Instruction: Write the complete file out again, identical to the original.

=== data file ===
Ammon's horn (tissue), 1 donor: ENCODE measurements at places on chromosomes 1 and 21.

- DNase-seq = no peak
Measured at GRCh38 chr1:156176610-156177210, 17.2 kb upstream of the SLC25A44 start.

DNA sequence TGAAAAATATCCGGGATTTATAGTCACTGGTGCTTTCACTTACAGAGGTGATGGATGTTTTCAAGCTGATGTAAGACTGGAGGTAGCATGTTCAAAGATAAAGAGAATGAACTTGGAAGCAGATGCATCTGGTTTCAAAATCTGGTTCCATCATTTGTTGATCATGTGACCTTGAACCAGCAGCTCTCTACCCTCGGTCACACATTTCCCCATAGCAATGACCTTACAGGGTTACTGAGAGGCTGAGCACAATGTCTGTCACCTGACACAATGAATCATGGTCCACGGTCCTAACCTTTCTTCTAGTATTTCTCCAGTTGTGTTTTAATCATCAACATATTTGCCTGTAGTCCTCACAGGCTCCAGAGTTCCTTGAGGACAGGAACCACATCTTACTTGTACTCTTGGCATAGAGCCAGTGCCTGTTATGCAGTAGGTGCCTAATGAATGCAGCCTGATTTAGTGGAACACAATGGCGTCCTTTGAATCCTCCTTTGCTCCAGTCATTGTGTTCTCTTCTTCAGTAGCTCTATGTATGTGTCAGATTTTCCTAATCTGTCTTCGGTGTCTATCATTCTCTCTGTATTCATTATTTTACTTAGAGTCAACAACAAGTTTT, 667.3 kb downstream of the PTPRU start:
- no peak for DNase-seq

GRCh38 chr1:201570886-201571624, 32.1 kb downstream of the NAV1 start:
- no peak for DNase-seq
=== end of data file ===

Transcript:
Ammon's horn (tissue), 1 donor: ENCODE measurements at places on chromosomes 1 and 21.

- DNase-seq = no peak
Measured at GRCh38 chr1:156176610-156177210, 17.2 kb upstream of the SLC25A44 start.

DNA sequence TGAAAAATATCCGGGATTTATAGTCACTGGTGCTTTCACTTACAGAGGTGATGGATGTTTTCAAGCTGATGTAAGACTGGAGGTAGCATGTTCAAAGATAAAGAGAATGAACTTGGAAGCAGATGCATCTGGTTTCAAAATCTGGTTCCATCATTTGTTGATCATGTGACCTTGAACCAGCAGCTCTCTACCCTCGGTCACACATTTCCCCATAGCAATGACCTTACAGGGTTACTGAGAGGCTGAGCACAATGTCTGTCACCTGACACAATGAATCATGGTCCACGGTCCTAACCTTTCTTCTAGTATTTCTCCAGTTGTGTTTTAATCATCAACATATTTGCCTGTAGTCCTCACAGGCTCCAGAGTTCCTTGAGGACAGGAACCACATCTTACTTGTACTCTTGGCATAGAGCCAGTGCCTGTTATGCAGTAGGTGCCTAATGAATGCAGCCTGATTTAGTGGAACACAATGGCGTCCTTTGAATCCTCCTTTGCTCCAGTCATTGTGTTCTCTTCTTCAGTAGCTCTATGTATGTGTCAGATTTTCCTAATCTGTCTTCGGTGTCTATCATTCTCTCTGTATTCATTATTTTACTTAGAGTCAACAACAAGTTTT, 667.3 kb downstream of the PTPRU start:
- no peak for DNase-seq

GRCh38 chr1:201570886-201571624, 32.1 kb downstream of the NAV1 start:
- no peak for DNase-seq